Is giving mayors more power the best way to restructure the planning system?

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The Independent Online

Big changes are on the way for buy-to-let landlords if government proposals in the Queen's Speech are implemented. Leadership of local authorities will be strengthened under new legislation, with more elected mayors.

The aim is to enable leaders with vision to push through large developments that benefit the whole region, even against local opposition that currently scuppers many initiatives.

London Mayor Ken Livingstone gets even greater powers under a proposed Greater London Authority Bill intended to give him powers to tackle the specific problems of the capital.

The proposed legislation was welcomed by the British Property Federation, the trade body for UK property companies. Faraz Baber, director of planning and regeneration at the BPF, said: "Finally the government has recognised that the current system, designed to cater for household extensions and small-scale developments, is not suited to the modern-day demands of major developments and their supporting infrastructure.

"We welcome the move to look at developing a planning process specifically to cater for major planning projects that have a national impact on society," he says.

Baber warns, however, that the legislation should not be limited to infrastructure, such as roads and energy. The acute property shortage in the South-east, for example, shows no sign of abating as rates of house completions remain well below historic levels. Schemes to provide affordable housing are particularly vulnerable.

Big infrastructure improvements, including rail links, metros, roads and energy generation plants, are vital to unlock many brownfield sites, which often need improved transport and power stations to become viable.

The Thames Gateway area, currently being transformed from a dying industrial wasteland into homes and workplaces, will need many new rail and road links, plus several power stations.

"The issue of creating a planning framework for such schemes is long overdue, and to rely upon the system adopted in the 2004 Planning Act is no longer sufficient for modern-day global demands," Baber says.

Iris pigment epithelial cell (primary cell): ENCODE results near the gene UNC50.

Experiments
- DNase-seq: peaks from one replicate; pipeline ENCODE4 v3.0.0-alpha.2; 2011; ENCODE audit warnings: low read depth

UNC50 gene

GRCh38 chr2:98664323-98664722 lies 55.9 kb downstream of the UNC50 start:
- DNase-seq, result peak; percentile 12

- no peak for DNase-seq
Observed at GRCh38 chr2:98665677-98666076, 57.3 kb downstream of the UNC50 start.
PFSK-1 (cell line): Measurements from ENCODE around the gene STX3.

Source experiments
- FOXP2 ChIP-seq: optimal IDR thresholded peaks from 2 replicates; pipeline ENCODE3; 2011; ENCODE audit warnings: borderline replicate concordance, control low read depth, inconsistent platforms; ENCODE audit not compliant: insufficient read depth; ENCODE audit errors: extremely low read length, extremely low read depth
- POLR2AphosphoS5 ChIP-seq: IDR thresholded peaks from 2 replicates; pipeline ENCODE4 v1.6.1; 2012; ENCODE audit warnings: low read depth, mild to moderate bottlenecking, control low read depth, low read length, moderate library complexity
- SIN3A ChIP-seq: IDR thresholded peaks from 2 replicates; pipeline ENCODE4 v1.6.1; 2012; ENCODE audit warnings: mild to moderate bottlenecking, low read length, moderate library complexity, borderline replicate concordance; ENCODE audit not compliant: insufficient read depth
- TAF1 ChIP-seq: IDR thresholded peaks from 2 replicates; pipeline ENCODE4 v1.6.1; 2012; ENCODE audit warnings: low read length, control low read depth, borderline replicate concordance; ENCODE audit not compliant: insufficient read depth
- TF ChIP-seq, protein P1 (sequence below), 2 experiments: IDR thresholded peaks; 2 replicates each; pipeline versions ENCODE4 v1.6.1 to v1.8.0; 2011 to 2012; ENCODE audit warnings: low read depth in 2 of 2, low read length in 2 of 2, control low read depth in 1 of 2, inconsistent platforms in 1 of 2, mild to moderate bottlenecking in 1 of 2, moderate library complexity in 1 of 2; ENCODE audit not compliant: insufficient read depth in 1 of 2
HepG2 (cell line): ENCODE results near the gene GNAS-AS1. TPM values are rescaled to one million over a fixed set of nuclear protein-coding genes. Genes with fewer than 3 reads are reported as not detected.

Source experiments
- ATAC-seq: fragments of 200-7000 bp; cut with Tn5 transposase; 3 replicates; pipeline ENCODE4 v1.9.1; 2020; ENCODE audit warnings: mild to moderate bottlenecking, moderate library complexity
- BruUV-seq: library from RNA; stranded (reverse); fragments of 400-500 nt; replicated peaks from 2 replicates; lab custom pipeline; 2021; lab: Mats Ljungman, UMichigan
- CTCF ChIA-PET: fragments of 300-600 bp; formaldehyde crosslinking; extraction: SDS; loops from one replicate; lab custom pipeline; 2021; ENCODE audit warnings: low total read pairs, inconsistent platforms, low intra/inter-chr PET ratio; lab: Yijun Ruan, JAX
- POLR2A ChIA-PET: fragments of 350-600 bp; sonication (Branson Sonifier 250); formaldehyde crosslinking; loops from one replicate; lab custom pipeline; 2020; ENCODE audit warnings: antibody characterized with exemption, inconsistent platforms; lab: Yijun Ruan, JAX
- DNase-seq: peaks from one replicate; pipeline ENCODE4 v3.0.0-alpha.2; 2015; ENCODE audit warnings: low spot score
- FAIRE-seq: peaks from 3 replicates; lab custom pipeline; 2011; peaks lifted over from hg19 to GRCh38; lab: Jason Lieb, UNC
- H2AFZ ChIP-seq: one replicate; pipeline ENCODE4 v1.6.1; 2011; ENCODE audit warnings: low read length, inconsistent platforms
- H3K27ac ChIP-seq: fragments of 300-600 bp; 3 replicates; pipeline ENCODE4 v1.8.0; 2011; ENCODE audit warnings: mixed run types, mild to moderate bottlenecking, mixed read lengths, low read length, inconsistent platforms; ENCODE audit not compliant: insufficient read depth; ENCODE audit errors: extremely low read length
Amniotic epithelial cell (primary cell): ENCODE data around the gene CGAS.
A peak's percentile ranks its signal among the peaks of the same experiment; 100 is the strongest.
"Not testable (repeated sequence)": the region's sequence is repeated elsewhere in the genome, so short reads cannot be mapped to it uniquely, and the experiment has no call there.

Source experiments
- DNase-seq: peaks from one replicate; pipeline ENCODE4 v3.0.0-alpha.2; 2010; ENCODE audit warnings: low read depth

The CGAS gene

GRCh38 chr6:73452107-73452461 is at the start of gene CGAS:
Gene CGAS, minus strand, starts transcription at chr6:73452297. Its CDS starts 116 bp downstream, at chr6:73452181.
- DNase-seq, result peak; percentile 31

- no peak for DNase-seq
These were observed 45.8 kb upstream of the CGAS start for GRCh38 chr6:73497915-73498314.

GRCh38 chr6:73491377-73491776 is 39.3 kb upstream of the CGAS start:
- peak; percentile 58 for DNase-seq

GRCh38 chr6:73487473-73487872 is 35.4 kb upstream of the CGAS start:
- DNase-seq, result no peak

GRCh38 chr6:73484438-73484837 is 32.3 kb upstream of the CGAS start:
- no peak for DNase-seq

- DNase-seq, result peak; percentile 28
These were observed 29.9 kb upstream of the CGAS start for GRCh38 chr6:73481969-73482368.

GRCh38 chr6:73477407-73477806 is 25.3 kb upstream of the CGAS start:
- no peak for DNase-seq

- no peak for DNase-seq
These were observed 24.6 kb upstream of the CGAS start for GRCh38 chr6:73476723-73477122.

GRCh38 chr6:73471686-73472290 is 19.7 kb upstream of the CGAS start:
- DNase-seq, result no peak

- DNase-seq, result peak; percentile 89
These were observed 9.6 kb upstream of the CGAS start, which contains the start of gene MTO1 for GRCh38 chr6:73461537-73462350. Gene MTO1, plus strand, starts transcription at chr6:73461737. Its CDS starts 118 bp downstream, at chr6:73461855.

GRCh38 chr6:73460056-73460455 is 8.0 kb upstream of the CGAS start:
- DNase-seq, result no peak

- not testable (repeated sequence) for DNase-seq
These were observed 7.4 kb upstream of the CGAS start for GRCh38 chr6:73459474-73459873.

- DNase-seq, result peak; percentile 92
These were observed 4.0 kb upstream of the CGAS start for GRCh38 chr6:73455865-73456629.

Elected mayors and executive leaders are widely credited with energising city centre regeneration programmes, notably in Birmingham and Manchester, cities that have been very profitable buy-to-let investment areas. They seem to provide the vision that enables people to see how decayed Victorian infrastructure can be transformed into vibrant places for modern living.

Not everyone is keen on the expansion of mayoral powers, especially Ken Livingstone's. Merrick Cockell, chairman of the umbrella body for London boroughs, London Councils, said: "Our belief is that the case for making changes to the planning system has not been made. No analysis of the Mayor's performance on planning applications has been offered to justify extending his powers. In contrast, London's local authorities are performing well, both in terms of Best Value Performance Indicators for the speed of dealing with major planning applications, and for delivering on housing targets."

Merrick fears that giving sweeping powers to the Mayor's office will lead to planning by diktat, depriving local communities of a voice. "We want guarantees that if the Mayor takes over an application, the decision-making process is as transparent as the operation of borough planning committees."

Another fear is that beefed-up planning departments and a separate system for major infrastructure and energy projects will simply add another layer of bureaucracy to the planning process, delaying an already protracted process still further.

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